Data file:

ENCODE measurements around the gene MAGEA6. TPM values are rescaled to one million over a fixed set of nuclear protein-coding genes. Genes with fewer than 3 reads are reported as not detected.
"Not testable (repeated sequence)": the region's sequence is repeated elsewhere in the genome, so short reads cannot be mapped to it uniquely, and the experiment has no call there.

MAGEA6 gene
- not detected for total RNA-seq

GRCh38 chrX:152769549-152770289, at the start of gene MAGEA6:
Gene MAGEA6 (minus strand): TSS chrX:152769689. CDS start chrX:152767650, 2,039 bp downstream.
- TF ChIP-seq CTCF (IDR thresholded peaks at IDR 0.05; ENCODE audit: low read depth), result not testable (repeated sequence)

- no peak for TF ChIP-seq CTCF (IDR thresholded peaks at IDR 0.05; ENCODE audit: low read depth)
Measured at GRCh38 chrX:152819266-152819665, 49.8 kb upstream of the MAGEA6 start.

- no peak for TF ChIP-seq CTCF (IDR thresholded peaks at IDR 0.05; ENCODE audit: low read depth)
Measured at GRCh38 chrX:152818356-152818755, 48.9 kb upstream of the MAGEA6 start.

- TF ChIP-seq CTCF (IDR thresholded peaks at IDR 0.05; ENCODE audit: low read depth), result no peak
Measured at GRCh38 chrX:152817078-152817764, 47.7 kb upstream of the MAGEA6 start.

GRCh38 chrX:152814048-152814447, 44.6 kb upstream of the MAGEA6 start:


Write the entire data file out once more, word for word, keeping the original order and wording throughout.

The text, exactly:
ENCODE measurements around the gene MAGEA6. TPM values are rescaled to one million over a fixed set of nuclear protein-coding genes. Genes with fewer than 3 reads are reported as not detected.
"Not testable (repeated sequence)": the region's sequence is repeated elsewhere in the genome, so short reads cannot be mapped to it uniquely, and the experiment has no call there.

MAGEA6 gene
- not detected for total RNA-seq

GRCh38 chrX:152769549-152770289, at the start of gene MAGEA6:
Gene MAGEA6 (minus strand): TSS chrX:152769689. CDS start chrX:152767650, 2,039 bp downstream.
- TF ChIP-seq CTCF (IDR thresholded peaks at IDR 0.05; ENCODE audit: low read depth), result not testable (repeated sequence)

- no peak for TF ChIP-seq CTCF (IDR thresholded peaks at IDR 0.05; ENCODE audit: low read depth)
Measured at GRCh38 chrX:152819266-152819665, 49.8 kb upstream of the MAGEA6 start.

- no peak for TF ChIP-seq CTCF (IDR thresholded peaks at IDR 0.05; ENCODE audit: low read depth)
Measured at GRCh38 chrX:152818356-152818755, 48.9 kb upstream of the MAGEA6 start.

- TF ChIP-seq CTCF (IDR thresholded peaks at IDR 0.05; ENCODE audit: low read depth), result no peak
Measured at GRCh38 chrX:152817078-152817764, 47.7 kb upstream of the MAGEA6 start.

GRCh38 chrX:152814048-152814447, 44.6 kb upstream of the MAGEA6 start: